How do I select a safe nursing home for my loved one?
The answer to this question is very long and complicated. That is why we addressed this subject in greater detail in our book How to Keep Your Loved Ones Safe in a Wisconsin Nursing Home, which is available for free on this website. We are not doctors or medical professionals, but we have been involved with a number of families who have had to choose nursing homes, often with mixed results. Given our many years of experience helping families secure and maintain safe nursing care, here are some brief tips:
- Talk with your loved one's doctors to discuss specific needs. Your loved one may need help transferring to and from the toilet or may require assistance with eating or drinking. Once you know what needs must be met you can more easily select the appropriate facility for your family member.
- Have a discussion with social workers who will attend to your loved one to get more information about your nursing home options. If their service is available in your facility, a local social worker can help provide a full range of options for your community.
- Get the survey history of each facility you are considering. Long term care facilities are surveyed by the State of Wisconsin. A survey report is compiled after a survey. These reports are available to the public. You should be able to get copies of all survey reports from the State of Wisconsin Division of Quality Assurance. The facility should also provide you with a copy of its survey history on request. In fact, a copy of the facility's most recent survey might be publicly posted somewhere at the facility. Why is this important? It allows you to get an idea of what the problems a particular facility might have faced. These problems may bear upon what type of care to expect for your loved. Clients have often expressed how they never would have allowed their loved one to be admitted into a facility if they had only known about the problems there. Arm yourself with the power of knowledge - the power to help prevent harm to your loved one.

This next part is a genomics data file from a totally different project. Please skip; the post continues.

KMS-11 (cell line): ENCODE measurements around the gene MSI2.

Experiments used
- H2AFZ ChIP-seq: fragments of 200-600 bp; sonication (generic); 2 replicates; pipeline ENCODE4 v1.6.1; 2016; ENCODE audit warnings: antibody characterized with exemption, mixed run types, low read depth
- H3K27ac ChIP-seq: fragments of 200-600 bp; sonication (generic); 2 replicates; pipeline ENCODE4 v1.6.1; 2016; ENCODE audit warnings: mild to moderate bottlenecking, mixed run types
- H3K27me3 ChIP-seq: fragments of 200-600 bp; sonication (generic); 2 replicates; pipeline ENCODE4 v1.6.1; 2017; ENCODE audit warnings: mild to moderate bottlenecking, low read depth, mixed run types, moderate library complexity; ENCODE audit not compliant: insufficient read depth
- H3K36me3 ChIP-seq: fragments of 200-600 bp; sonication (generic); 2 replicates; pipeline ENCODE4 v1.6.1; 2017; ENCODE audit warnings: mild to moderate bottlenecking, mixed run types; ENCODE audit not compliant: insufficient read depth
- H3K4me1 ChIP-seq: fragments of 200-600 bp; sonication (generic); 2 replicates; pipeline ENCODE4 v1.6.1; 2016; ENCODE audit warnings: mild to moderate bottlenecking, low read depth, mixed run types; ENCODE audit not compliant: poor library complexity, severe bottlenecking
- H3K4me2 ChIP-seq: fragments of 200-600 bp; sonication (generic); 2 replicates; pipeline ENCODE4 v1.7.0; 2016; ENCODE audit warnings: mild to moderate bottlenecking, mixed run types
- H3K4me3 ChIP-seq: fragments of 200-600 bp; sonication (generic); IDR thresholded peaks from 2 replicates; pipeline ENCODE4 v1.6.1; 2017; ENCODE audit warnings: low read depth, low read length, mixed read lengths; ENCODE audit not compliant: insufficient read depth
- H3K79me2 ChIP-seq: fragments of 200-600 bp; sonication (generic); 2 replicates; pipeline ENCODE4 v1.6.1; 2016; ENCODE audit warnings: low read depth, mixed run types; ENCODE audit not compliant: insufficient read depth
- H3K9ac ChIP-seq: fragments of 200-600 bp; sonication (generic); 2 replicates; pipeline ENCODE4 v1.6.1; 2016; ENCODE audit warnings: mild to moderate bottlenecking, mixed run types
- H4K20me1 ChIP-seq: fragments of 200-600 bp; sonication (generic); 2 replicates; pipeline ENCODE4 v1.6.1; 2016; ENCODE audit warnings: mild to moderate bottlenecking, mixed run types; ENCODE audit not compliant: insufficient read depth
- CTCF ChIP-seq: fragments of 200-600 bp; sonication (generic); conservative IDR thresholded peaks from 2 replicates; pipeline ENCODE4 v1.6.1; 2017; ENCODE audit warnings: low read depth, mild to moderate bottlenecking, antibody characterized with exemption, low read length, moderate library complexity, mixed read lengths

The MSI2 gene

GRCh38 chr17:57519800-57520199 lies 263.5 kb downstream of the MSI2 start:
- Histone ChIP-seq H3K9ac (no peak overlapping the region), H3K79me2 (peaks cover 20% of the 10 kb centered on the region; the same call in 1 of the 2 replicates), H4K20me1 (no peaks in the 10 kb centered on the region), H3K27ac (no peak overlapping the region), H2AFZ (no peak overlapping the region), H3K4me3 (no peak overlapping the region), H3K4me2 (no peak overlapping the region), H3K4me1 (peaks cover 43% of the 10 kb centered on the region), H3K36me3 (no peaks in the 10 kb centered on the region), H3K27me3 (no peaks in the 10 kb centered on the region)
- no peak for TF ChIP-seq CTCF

- Search publicly available information about facilities you are considering. There are an increasing number of on-line sources that publish information about health care facilities’ survey histories, ownership structures and other important information. You may think that you are admitting your loved one to the friendly local nursing home. You may be right - you may be wrong. All too often, our clients feel as though they've been duped. They thought they admitted their loved one to a local facility, only to find that the facility was being operated and controlled by a large nursing home company that is headquartered out-of-state managing hundreds of nursing homes in several states. In other words, these families learned that important decisions that could impact their loved one's health, such as a budget for staffing, training, and even food, were not necessarily being made locally by members of their community but by a distant major corporation.
- Talk with the Administrator, Director of Nursing and other staff at any health care facility you are considering. Any time you have concerns about your loved one's care, raise the concerns. Ensure that your concerns are addressed to your complete satisfaction before you leave your loved one in their care.
- Do not be afraid to say no to a particular facility. Caring for a parent and other loved ones is a stressful, difficult task. When your loved one needs more care than you can provide, you can become physically and emotionally drained. You may also feel guilty because you must trust the care of your loved one to someone outside of your home or your family. These can be very confusing times. You owe it to your loved one to say "no" if you honestly believe, after doing your homework, that a particular facility cannot take care your loved one properly.
These are just a few simple steps that can dramatically improve your chances of finding an appropriate facility to provide caring and compassionate assistance to your loved one.